Recalling women’s excitement about economic work, Armanc continued: “In our society, it was very difficult for women to quickly liberate themselves from the rules and customs of social traditions. Through educational programs and family visits, women joined our work and established their own autonomous economy. Women quickly joined these initiatves. The projects that were carried out were very successful.”

“We want to highlight the color and work of women”

Armanc focused on their work this year and continued: “As a first step, we expanded our small agricultural projects, because this region is known to be suitable for agriculture. The Lavîn Workship produced clothing, and three Lavîn stores were opened in Qamislo, Dirbesiye, and Girkelege in Jazira Canton. A furniture workshop and showroom was also opened in Qamislo. Our goal with opening the furniture workshop was to show our society that not only men, but women also could do such work. We wanted to highlight the color and work of women in major cities. At the same time, this was a very good step for the women’s economy.

“New cooperatives have been established”

Armanc noted that the women’s economy had already gained ground in many areas and said: “According to the decisions made at our 2020 conference, our negotiations with Arab regions like Raqqa, Tabqa, Deir Ezzor, Aleppo and Shehba were expanded. The Women’s Economy now oversees 70,000 dunams of land, though 49,000 dunams of our cooperative land in Serekaniye and Gire Spi are now under occupation. New cooperatives have been established in the Euphrates region, Qamishlo, Derik, and Washukani and Serekaniye IDP camps. Our Demsal project was also expanded, adding 60 greenhouses. There are now 80 greenhouses in total, and many types of vegetables are cultrivated. Branches of the project have also been established in Derik and Manbij.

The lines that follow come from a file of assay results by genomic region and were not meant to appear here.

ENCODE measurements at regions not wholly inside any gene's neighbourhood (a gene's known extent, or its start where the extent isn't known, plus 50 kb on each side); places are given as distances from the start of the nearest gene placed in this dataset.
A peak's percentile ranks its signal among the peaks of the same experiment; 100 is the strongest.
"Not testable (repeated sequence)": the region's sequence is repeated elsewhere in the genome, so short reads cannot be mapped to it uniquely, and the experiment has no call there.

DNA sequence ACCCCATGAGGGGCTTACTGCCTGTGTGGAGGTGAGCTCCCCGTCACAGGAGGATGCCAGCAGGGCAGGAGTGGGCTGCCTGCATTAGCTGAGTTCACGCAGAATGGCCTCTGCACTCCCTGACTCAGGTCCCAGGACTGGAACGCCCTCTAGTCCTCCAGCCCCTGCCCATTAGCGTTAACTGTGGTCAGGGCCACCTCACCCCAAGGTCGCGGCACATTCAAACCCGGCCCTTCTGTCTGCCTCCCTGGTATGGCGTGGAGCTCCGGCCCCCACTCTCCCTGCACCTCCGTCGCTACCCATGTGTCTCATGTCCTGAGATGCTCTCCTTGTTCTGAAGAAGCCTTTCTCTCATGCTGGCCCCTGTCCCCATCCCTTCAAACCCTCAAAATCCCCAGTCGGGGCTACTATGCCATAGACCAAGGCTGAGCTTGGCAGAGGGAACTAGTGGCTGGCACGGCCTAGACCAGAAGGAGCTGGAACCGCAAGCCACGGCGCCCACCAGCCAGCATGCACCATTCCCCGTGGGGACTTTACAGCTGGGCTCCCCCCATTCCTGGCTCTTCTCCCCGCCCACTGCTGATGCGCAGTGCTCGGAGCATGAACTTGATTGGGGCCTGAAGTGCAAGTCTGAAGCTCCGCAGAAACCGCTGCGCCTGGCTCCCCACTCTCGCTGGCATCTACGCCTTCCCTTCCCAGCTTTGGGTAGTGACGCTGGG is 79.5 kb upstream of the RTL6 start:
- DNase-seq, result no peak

“They liberated themselves from the ISIS mentality”

Armanc stated that Arab women now run projects for themselves: “After their liberation from ISIS and the ISIS mentality, which targeted the power and knowledge of women, Arab women could work in the Women’s Economy and establish and oversee their own projects. Now, many Arab women work in agricultural projects, food production workshops, and projects producing textiles and cleaning equipment. Poultry cooperatives have also been developed.”

“We develop projects according to women’s needs”

Armanc said that women now create their own projects: “Kurdish, Arab, and Syriac women have reached a reality where they have their own autonomous economy and seek to strengthen it. Because of this, women now discuss projects amongst themselves, share them with us, and we discuss and implement them according to their needs.”

‘With the Rojava Revolution, women have created an economic revolution’

Finally, Armanc said that women have built an economic revolution through the Rojava Revolution. “Within the Rojava Revolution, women have carried out a revolution of the women’s economy, establishing their own autonomous economy through their own knowledge and understanding. In the coming year, we will reach those regions that we have not yet reached, and develop projects that better develop the color and voice of women.”